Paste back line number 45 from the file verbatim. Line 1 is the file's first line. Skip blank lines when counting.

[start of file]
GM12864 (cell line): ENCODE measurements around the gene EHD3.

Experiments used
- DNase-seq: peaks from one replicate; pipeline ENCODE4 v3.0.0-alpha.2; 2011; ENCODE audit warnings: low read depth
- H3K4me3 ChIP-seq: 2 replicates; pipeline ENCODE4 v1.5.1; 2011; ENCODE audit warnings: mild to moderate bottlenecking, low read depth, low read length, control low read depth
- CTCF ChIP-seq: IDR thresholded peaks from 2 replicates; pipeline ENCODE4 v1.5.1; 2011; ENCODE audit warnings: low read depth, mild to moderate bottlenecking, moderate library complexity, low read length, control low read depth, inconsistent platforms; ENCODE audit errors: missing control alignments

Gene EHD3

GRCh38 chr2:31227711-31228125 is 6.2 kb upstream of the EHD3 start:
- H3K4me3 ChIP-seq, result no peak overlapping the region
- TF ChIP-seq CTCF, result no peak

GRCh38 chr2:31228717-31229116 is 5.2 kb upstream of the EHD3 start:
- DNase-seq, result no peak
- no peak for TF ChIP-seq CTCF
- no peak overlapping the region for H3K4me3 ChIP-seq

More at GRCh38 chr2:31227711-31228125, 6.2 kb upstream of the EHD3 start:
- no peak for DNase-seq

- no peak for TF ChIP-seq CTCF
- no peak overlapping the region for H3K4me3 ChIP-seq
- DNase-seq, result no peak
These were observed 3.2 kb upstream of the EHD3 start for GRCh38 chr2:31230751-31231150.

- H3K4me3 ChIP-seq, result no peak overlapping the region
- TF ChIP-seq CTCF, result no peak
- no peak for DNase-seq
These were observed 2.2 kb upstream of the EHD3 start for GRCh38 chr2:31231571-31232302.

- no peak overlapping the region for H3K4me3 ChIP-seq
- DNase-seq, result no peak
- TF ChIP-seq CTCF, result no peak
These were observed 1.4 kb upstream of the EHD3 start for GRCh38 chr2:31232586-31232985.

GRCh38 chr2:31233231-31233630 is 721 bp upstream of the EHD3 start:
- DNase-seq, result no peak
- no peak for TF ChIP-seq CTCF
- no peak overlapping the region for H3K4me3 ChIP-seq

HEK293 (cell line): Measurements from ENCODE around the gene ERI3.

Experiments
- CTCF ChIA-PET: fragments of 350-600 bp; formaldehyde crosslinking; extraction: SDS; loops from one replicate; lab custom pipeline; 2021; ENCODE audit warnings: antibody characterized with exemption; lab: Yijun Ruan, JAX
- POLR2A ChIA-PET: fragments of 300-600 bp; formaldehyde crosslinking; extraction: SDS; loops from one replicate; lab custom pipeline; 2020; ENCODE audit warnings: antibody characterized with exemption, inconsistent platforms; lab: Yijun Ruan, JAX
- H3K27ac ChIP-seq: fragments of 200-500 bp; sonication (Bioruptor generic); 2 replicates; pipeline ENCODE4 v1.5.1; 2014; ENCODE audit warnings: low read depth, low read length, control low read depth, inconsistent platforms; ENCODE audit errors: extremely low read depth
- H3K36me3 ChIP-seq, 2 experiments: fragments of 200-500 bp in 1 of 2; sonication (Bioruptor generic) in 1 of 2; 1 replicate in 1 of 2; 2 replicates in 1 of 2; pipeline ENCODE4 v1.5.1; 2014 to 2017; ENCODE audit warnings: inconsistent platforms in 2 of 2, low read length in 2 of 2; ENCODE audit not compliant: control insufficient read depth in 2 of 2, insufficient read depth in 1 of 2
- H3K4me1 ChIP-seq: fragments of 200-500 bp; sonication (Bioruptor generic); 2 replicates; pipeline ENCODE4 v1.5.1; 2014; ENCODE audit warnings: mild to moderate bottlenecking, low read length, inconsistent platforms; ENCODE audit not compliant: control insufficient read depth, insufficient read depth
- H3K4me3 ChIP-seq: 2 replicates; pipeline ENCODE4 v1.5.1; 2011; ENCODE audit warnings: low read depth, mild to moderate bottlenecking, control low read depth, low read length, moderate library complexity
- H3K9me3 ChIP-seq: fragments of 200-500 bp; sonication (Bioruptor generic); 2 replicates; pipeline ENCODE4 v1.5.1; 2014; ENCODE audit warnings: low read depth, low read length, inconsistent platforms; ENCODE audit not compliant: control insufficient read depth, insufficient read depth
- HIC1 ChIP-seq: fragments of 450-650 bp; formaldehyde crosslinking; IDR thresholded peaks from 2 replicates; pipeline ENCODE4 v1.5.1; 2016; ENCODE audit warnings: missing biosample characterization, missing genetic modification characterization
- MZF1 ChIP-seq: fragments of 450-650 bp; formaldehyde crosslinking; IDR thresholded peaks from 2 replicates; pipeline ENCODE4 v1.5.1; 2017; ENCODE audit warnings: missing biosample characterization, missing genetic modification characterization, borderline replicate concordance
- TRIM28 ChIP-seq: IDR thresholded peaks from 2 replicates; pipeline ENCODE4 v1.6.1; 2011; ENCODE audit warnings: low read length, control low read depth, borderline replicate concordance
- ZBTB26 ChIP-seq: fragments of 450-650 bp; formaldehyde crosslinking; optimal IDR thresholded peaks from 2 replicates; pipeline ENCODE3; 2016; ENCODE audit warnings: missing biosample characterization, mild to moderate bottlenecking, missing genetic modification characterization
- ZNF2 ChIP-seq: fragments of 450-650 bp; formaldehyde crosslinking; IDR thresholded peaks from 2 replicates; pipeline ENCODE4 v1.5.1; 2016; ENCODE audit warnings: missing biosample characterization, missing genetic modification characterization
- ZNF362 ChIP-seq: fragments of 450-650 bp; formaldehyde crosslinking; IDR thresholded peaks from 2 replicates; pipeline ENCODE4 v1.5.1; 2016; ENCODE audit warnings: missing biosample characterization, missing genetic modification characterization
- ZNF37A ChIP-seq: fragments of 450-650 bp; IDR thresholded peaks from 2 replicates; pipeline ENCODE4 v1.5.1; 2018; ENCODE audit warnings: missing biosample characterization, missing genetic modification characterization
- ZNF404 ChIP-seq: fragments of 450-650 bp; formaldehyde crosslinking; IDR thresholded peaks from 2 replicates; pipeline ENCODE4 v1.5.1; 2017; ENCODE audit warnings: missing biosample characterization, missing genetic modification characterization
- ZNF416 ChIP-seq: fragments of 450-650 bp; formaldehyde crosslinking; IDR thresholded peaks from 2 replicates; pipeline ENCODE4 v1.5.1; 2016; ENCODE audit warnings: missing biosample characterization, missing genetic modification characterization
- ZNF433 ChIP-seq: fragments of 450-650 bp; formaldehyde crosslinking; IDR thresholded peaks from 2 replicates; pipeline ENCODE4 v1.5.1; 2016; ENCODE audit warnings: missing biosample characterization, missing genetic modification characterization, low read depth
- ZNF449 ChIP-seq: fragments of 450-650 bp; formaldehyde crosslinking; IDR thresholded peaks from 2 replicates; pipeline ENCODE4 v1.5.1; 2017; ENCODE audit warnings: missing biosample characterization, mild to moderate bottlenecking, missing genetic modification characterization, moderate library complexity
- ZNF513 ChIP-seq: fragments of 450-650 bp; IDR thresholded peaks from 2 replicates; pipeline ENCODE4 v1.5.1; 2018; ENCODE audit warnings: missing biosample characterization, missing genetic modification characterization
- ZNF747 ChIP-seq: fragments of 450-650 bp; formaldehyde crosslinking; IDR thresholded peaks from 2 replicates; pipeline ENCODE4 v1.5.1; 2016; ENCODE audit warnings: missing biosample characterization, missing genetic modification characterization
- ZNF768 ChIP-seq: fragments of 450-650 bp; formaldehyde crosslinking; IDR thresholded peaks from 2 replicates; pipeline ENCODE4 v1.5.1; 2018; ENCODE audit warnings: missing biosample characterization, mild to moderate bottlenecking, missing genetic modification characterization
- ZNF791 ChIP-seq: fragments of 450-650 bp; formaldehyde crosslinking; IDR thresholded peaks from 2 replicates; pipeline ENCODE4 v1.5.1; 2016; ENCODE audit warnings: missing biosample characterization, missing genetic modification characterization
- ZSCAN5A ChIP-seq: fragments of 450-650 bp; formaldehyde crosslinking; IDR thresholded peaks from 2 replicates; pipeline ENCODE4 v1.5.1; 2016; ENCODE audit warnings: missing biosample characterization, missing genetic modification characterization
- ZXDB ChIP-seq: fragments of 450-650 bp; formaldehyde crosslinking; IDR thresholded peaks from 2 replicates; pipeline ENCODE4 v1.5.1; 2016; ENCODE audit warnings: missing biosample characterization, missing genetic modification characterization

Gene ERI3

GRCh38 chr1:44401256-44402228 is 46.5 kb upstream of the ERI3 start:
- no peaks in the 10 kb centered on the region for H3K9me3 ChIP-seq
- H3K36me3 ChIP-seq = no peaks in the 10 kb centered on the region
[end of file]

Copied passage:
- ZNF2 ChIP-seq: fragments of 450-650 bp; formaldehyde crosslinking; IDR thresholded peaks from 2 replicates; pipeline ENCODE4 v1.5.1; 2016; ENCODE audit warnings: missing biosample characterization, missing genetic modification characterization